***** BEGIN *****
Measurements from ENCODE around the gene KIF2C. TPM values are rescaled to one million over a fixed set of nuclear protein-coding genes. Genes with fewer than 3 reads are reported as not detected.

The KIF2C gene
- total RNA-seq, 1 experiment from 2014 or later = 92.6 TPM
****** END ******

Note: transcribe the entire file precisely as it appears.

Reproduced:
Measurements from ENCODE around the gene KIF2C. TPM values are rescaled to one million over a fixed set of nuclear protein-coding genes. Genes with fewer than 3 reads are reported as not detected.

The KIF2C gene
- total RNA-seq, 1 experiment from 2014 or later = 92.6 TPM